But those traditional functions of government are precisely the functions conservatives have no problem with. What was the medieval equivalent of the Social Security Administration? When did the Plantagenet monarchs of medieval England create anything that remotely resembled the National Labor Relations Board. In those days, a labor organizer was more likely to find himself dancing at the end of a rope. Because government in those days, employing the uses of government approved by conservatives, did little or nothing to advance the interests of regular people.
This new philosophy of government has become so well established in people’s minds, no one would seriously suggest that we return to days of government as the arm of the elite. Now of course, many on the left claim – and they are frequently correct – that this is exactly what government continues to do. But there is a difference. In the old days, everyone understood that as the primary purpose of the government. Today, such oligarchies must dissemble about their true nature. They must at least pretend to be democratic. The fact is, that the modern view of the purpose of government makes popular control of the government the ultimate outcome, unless elites intervene to stop it.
This is where modern conservative ideology comes in. Notice that the conservative believes in hierarchy. He believes in social classes, and in the perogatives of wealth and privilege. He believes this in a world where the dominant political philosophy favors equality and democracy. Furthermore, that philosophy has created an interesting opportunity for the conservative, namely "social mobility". Persons of low birth can, theoretically, rise up through the heirarchy to become members of the elite. So he is not quite prepared to return to the days of legal class distinctions. He is content to accept de facto social classes, which of course is what our capitalists are.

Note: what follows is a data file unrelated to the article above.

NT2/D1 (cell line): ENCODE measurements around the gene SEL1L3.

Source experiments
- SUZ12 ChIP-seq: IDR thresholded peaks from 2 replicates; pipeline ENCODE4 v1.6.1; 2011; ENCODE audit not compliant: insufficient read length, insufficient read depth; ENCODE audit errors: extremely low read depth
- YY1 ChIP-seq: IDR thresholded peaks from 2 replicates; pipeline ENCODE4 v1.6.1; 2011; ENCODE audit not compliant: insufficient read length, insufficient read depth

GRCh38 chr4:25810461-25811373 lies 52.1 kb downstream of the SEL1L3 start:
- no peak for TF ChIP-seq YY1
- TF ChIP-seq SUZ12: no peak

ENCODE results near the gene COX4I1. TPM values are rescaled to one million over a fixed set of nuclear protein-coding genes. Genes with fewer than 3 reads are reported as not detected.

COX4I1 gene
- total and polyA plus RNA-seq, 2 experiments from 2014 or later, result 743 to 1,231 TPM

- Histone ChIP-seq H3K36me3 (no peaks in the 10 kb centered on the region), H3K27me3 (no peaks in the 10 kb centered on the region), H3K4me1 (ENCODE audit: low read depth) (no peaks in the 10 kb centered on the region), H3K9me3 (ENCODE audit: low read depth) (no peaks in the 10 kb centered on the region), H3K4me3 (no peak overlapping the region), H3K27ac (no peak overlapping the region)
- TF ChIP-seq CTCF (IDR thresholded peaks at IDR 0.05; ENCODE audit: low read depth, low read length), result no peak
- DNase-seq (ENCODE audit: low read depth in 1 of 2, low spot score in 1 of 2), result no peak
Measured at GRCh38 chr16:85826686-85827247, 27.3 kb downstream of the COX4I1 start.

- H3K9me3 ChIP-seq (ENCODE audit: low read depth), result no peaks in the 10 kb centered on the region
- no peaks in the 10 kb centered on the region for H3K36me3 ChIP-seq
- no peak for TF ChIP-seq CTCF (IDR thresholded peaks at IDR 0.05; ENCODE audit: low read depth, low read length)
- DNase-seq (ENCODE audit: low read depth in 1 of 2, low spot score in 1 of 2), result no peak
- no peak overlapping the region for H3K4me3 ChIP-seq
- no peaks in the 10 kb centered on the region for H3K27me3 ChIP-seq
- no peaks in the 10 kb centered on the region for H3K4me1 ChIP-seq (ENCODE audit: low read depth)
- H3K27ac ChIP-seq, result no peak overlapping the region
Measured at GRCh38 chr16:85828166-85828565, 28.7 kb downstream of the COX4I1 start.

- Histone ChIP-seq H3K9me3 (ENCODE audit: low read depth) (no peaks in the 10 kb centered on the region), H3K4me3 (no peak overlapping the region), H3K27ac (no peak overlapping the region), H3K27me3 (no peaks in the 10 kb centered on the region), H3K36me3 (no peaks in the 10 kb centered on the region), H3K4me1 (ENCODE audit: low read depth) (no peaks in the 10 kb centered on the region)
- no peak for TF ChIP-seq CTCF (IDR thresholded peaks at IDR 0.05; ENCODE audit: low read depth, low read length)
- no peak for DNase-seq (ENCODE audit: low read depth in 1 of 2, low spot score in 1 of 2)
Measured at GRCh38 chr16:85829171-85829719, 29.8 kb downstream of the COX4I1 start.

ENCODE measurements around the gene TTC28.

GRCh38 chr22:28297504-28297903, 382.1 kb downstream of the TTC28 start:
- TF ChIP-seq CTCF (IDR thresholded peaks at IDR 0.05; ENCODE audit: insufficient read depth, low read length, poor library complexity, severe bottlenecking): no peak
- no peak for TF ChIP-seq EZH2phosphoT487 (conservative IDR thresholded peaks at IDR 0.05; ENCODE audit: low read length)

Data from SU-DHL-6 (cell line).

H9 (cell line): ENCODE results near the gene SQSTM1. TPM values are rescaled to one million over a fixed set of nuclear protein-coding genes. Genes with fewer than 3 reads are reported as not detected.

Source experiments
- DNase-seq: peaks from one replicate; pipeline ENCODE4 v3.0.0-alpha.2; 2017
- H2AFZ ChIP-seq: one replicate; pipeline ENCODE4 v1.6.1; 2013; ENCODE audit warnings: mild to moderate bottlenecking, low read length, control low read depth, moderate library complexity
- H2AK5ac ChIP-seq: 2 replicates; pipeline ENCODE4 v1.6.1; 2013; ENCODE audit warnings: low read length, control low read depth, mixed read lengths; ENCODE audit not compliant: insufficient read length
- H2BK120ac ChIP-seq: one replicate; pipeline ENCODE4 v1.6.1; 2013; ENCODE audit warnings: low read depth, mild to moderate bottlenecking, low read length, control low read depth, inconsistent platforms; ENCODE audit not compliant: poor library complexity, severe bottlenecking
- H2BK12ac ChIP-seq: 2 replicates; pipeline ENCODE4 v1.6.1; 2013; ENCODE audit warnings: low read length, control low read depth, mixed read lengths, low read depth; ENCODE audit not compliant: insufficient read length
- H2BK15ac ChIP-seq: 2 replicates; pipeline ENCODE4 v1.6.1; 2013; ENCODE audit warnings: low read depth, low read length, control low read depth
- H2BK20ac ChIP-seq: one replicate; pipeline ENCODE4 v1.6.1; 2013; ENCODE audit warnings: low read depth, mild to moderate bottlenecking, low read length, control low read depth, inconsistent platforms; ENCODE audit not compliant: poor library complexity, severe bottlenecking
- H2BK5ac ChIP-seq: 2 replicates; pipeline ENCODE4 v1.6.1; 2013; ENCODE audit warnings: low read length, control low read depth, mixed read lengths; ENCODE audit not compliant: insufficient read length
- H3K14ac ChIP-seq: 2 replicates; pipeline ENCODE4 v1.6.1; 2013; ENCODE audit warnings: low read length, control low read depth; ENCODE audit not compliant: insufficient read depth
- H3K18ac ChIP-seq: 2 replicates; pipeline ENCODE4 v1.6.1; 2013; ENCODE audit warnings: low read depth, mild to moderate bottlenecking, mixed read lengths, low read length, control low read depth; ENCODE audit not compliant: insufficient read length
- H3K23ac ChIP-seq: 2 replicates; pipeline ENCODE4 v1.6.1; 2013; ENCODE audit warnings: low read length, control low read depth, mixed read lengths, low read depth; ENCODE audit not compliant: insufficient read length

Actually, the conservative does a neat conceptual trick. He privatizes privilege and class tyranny. Speaking the language of "liberty", and accepting the reality of democracy, he simply seeks shrink the realm of the legitimate power of democratic government to the point where it barely exists. According to the conservative, the only thing a democratic government can legitimately do is enforce his property and contract rights. Sure, the people may establish representative democracies, but those governments can’t do anything that actually benefits more than a small segment of society.
Thus, we hear the conservative decry public tyranny – read that "big government". What he calls "tyranny" is in fact efforts of popularly elected government to reign in the private tyranny found on his shop floor. In fact, the conservative isn’t concerned about "tyranny" at all. He simply wants to shrink the sphere of public tyranny, and move it to "the private sector".
By now, you should begin to understand those really entertaining contradictions of conservative ideology. The hate "big government", but they clearly are talking about government restrictions on their power to pollute and exploit. The recognize no limitation on the power of government to protect their interests. The use the language of "liberty" but their methods inevitably reek of coercion. The support the "military solution" every time. Instead of throwing money at social problems, they throw prison at them. And of course, the "free market" itself is a ruthless jungle – Hobbes’ "war of all against all" – where the economically powerful, thanks to government created and enforced rights, can use "market forces" to compel you to work cheap. There is little "liberty" to the conservative conception of liberty, except the liberty of the rich to throw their economic weight around.
So the difference between left and right comes down to a difference between hierarchy and equality and between oligarchy and democracy. The liberal left sees democratic government as a useful tool to be used for policies "as to them shall seem most likely to effect their safety and happiness". The right sees democratic government as a threat to the power and privilege of wealthy elites, who increasingly exercise their tyranny in the private sector. Once you understand these distinctions, the contradictions of the right are fairly easy to attack, and legitimacy of social democratic reforms and initiatives are relatively easy to defend.
In fact, these are the themes that should dominate your efforts in the realm of political debate.